During university, many of my classmates chose internships in almost exclusively banking or consulting, but I proudly defied the norm. I spent my summers studying economics in Southeast Asia, hauling water filters, solar panels, and eye glasses into high-altitude villages across Guatemala, and volunteering to run the marketing initiatives of the Ashoka Foundation’s office in Cairo.
When it came time to apply for a job post-graduation, do you think I regretted my decision to forgo fancy, paid internships in brand-name companies? Not for a minute.
It all comes down to how you sell what you’ve learned and contributed in ANY experience -- voluntary or otherwise.
In fact, I scored every single interview I wanted (and still do) and beat out many of those same Goldman Sachs-type classmates to land my dream offer working for IBM Consulting in New York City. I was able to do this because not only did my resume stand out from my peers, but I had learned how to articulate those international experiences in a way that made the skills I gained in my unpaid positions meaningful to the paid ones I wanted during the interview process.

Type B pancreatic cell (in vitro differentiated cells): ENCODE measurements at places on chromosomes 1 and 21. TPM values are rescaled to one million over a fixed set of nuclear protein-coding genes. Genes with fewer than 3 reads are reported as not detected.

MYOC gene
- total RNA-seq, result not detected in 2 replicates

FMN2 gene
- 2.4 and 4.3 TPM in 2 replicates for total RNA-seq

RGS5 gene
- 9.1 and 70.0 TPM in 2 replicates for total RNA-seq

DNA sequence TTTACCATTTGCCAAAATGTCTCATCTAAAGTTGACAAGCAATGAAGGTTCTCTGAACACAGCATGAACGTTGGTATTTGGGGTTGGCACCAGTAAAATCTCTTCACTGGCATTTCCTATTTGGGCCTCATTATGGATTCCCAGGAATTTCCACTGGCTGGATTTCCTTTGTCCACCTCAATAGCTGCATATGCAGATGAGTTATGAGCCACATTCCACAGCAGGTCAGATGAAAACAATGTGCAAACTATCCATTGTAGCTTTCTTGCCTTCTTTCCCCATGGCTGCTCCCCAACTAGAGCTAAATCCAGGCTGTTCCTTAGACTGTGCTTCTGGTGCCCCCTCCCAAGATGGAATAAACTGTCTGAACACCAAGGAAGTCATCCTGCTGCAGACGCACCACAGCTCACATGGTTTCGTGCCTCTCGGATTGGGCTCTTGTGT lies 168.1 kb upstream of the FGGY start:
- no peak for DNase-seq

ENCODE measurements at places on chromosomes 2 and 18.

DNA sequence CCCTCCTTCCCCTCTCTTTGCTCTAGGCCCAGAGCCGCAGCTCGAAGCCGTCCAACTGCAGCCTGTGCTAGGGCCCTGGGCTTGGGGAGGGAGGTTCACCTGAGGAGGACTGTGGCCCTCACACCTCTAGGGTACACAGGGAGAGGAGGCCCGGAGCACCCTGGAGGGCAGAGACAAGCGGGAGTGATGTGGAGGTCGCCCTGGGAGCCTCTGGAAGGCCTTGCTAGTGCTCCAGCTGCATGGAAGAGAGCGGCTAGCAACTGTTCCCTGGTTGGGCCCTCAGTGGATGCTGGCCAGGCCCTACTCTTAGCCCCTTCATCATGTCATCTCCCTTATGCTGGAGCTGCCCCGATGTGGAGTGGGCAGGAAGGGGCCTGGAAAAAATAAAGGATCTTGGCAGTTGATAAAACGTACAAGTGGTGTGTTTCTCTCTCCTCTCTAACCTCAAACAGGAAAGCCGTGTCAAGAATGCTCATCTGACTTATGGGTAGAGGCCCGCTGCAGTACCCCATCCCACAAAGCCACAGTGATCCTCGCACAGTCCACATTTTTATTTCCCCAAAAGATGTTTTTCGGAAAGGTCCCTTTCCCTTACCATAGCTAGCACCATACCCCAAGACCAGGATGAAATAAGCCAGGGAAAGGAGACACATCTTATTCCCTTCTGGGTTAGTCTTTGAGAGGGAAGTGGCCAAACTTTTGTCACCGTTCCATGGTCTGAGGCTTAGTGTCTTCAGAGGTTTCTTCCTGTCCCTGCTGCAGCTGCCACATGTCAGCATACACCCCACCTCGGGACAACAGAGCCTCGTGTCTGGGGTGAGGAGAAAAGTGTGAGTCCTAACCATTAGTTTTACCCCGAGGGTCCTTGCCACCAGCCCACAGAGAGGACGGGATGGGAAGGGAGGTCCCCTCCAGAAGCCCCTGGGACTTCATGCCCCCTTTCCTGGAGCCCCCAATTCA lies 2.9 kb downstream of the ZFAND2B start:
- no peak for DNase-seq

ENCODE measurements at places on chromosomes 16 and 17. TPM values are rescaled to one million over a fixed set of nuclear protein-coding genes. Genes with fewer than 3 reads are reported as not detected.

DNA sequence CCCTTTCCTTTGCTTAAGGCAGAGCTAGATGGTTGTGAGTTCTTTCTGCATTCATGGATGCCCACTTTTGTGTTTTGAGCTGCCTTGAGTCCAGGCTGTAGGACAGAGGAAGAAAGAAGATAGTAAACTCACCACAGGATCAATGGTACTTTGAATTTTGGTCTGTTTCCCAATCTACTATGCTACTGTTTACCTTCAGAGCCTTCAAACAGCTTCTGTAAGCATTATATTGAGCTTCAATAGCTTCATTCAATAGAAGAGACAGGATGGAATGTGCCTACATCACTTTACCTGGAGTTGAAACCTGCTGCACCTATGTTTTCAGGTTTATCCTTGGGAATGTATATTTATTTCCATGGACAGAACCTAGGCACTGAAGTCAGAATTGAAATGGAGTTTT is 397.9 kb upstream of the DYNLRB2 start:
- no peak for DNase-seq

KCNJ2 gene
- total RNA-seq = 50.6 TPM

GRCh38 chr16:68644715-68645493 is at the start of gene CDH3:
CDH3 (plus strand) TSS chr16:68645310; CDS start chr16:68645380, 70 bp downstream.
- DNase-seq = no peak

I came to understand that it all comes down to how you sell what you’ve learned and contributed in ANY experience -- voluntary or otherwise -- and how you package yourself to be relevant to the next opportunity you're seeking. So let's look into how exactly you can leverage your volunteer abroad experience while hunting for an actual, paid, job.
Understand the Job You Want
This is a basic best practice for any job, but you need to research the job you want TO DEATH. Talk to everyone you can who works there, read every article published on the company in the past 5 years, virtually memorize their website, and know it as if you were already a current employee!
Read the job description CAREFULLY and tailor your CV and cover letter to address each and every one of their requirements. Don't discount the fact that you may have gained required experience or skills through your volunteer position.
Especially if it was a longer volunteer position (for example, Peace Corps or a year teaching with an NGO), you may even want to consider including it under your more prominent "experiences" rather than a short "volunteer experiences" section at the end.
Speak Their Language
Through the research process, you will see how the company speaks about itself and its work. Adapt all of your application materials to their tone and vocabulary and use them in the interview, too.